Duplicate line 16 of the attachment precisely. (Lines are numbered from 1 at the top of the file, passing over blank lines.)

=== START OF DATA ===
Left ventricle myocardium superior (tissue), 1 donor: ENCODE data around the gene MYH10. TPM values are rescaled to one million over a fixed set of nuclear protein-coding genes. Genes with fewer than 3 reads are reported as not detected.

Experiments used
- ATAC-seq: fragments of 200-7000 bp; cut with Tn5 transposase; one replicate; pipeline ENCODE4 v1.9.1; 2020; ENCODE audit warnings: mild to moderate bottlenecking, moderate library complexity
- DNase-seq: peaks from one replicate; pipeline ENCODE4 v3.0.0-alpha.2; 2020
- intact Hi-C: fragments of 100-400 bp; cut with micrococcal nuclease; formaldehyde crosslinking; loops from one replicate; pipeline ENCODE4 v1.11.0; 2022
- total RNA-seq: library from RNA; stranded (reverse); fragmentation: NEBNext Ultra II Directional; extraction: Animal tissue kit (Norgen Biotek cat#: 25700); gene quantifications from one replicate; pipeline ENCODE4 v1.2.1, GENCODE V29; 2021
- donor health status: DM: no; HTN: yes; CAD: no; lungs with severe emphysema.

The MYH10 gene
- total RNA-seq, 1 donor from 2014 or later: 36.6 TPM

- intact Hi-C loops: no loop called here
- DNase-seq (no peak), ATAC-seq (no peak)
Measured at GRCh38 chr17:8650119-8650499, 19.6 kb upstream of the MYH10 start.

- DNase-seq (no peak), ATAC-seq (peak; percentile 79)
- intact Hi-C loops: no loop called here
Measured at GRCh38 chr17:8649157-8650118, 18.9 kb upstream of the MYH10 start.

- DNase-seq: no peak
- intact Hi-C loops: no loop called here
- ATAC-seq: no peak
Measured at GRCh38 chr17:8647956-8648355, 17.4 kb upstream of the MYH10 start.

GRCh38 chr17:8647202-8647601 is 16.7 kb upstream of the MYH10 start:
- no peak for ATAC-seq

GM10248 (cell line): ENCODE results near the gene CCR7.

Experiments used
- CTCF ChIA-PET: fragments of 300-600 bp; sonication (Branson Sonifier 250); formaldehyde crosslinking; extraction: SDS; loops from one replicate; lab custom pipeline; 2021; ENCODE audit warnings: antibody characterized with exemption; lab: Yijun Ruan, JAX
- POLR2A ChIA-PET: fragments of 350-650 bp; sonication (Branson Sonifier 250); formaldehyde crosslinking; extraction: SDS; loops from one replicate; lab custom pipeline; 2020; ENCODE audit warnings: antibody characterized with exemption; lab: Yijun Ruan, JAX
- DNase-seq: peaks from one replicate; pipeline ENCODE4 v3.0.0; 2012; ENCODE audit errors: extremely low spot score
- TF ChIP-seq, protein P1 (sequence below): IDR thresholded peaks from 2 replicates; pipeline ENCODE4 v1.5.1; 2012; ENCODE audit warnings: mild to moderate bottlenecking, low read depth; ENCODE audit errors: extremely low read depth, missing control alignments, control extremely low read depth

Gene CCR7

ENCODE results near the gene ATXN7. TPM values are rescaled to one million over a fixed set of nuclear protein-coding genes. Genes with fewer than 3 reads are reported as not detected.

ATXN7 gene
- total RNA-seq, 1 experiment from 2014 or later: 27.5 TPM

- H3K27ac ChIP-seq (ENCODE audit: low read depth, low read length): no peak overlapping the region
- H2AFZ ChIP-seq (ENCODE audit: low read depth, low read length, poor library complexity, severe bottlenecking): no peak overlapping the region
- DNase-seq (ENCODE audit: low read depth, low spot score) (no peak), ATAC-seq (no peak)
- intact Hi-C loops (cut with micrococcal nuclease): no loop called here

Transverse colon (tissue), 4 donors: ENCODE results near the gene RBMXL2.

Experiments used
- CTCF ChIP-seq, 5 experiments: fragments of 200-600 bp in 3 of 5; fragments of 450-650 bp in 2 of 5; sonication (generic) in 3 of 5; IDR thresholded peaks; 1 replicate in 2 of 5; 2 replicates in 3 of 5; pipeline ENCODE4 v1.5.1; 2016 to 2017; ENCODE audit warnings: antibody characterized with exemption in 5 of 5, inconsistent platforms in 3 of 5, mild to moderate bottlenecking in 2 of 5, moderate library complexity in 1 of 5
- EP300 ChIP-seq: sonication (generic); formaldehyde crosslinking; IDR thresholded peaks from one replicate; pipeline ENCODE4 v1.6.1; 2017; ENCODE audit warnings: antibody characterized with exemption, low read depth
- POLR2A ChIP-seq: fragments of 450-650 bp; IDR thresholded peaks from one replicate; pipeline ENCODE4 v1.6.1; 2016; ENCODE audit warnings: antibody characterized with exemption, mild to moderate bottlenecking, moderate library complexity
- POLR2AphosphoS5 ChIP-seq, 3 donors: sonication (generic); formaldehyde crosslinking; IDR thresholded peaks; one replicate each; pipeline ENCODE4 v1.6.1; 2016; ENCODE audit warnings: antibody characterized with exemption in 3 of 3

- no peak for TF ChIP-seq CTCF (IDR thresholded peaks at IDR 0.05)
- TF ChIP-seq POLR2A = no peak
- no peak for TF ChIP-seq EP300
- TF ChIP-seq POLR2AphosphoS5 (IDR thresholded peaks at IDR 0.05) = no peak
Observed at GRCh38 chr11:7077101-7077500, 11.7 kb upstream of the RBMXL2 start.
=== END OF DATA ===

- DNase-seq: no peak